The Segerstrom Center for the Arts (SCFTA) in Costa Mesa drew back the stage curtains for the very first time Sunday, April 25 for their first live performance since the shutdown and world premiere of the collaborative project “Uniting in Movement.” SCFTA has partnered with the American Ballet Theatre (ABT) to bring audiences a unique collection of both contemporary and classical style pieces. After being separated for over a year and finally being able to come all together to dance for this premiere, the title “Uniting in Movement” is a fitting depiction of the collaborative project. The ABT dancers joined together through the art of dance and physical expression to bring audiences this joyful live experience for the first time since the shutdown. The production is dedicated to the memory of William J. Gillespie, a generous trustee and beloved friend of both ABT and SCFTA. The show is currently being streamed on-demand through the SCFTA website from May 12-26 for $25 a household.
The show included two stunning contemporary works, “La Follia Variations” and “Indestructible Light” choreographed and staged by Lauren Lovette and Darrell Grand Moultrie, respectively. The other pieces included two iconic historical works showcasing the pure, raw technique and beauty of the ballet: “Swan Lake (Act II Pas de Deux)” choreographed by Lev Ivanov and “Grand Pas Classique” choreographed by Victor Gsovsky.
In order to safely prepare for this live performance, the 18 dancers and necessary artistic staff were in what they called a “bubble” from March 22 until the premiere on April 25. All those involved in putting on the show were quarantined together at the Avenue of the Arts in Costa Mesa, a Tribute Portfolio Hotel near the Center, leaving only to rehearse and perform at the Segerstrom’s rehearsal studios. To ensure the safety of the dancers and artistic staff, strict health protocols were followed during rehearsals and performances including an isolation period beforehand and testing before going forward with the residency.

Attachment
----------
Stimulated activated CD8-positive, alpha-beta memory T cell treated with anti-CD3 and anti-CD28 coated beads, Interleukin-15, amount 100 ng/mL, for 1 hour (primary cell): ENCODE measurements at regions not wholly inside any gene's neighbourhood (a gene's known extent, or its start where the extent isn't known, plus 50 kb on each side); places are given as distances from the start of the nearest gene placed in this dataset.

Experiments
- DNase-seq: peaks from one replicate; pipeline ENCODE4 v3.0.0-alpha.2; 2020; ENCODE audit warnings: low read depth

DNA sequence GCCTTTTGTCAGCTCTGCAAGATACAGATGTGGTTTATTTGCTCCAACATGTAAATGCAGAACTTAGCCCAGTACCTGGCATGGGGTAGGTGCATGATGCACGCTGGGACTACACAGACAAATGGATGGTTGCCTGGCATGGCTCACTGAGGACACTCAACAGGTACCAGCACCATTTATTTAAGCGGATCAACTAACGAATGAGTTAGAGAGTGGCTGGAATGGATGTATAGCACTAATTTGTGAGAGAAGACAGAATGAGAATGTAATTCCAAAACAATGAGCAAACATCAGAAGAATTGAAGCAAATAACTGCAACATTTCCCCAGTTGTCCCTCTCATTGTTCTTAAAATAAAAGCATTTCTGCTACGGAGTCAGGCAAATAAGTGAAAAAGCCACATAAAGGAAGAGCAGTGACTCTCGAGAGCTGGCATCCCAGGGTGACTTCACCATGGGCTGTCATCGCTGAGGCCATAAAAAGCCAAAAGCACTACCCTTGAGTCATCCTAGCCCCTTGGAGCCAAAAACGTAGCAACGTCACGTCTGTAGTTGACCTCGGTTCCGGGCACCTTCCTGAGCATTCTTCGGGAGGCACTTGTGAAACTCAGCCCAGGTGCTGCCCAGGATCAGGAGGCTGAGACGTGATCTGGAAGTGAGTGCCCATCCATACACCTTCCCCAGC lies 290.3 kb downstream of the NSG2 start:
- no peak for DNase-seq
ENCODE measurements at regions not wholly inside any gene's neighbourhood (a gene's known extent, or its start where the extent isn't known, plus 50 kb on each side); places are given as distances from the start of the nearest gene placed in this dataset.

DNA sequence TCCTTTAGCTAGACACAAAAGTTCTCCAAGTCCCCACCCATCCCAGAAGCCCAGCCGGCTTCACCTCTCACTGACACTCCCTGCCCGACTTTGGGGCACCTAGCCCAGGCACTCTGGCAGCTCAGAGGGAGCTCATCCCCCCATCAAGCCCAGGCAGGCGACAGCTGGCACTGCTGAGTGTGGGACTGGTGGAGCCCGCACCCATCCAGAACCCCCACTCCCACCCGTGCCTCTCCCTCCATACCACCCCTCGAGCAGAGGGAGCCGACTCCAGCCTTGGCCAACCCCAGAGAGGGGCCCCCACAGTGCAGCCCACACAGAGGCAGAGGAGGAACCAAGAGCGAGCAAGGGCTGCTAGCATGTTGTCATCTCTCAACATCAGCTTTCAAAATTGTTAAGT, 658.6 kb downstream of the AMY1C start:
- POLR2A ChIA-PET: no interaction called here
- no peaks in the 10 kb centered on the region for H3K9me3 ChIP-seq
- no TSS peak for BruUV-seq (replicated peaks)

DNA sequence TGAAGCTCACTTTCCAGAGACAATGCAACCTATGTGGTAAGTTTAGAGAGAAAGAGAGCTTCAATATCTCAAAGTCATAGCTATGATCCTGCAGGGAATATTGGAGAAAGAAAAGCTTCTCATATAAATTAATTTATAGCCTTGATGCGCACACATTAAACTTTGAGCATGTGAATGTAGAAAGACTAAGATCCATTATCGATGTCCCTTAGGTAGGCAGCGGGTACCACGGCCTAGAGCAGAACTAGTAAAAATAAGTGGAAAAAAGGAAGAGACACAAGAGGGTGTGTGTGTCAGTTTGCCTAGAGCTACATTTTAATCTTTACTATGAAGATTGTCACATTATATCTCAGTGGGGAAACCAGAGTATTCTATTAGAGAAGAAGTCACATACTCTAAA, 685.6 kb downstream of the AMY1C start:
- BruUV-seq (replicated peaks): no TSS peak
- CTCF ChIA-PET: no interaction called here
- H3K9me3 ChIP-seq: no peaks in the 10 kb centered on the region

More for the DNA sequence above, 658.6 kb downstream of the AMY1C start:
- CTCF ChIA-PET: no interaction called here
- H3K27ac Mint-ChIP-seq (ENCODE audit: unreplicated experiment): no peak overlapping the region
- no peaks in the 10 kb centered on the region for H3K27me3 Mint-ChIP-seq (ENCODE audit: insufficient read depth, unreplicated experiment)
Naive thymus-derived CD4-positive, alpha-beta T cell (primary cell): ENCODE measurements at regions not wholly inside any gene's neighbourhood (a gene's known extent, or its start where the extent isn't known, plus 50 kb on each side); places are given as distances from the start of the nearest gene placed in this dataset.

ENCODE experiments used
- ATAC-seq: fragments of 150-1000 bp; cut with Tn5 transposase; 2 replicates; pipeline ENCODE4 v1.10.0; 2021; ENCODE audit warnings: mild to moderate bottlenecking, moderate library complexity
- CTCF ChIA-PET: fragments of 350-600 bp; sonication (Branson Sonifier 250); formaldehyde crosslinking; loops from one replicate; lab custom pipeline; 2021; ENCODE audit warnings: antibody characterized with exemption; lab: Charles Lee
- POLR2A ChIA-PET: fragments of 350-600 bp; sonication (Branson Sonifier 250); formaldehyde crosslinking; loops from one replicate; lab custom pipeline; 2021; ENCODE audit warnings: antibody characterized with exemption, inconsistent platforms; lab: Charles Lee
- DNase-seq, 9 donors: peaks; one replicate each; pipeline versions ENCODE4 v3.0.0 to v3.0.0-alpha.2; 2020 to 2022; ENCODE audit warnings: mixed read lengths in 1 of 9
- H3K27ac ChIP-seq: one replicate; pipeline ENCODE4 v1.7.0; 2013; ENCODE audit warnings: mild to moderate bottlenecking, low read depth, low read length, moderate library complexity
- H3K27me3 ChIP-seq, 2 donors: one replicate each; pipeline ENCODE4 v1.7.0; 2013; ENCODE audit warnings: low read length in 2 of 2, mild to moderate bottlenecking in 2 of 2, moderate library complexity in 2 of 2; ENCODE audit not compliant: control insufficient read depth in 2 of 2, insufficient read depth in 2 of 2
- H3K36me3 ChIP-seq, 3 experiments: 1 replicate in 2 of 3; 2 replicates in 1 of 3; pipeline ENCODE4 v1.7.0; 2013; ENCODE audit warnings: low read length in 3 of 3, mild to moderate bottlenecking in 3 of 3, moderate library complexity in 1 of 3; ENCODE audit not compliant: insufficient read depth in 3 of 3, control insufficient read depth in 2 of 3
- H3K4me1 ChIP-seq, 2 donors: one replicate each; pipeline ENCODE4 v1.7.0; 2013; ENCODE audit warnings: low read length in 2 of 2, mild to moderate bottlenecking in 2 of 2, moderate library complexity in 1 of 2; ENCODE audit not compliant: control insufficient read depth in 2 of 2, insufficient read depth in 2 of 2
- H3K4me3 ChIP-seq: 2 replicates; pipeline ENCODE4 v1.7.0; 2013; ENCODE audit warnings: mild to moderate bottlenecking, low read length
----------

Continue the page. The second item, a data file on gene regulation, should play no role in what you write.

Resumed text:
The show opened with Lovette’s “La Follia Variations” with eight stunning figures lined up, remaining still in silhouette until the music erupted as the lights flashed on and the dancers leaped to life. Dressed in fluorescent tutus and body-conforming costumes, the dancers moved with clarity and unity in their steps. The choreography complemented the musical score as the dancers would match and at times contrast the energy of the music. The dance featured multiple duets, trios and group partner work, promoting a theme of support and togetherness. The backlighting of the piece changed often to match the fluorescent colors of the showcased costumes. The dancers filled the stage with great energy and it was a wonderful way to kick off the show.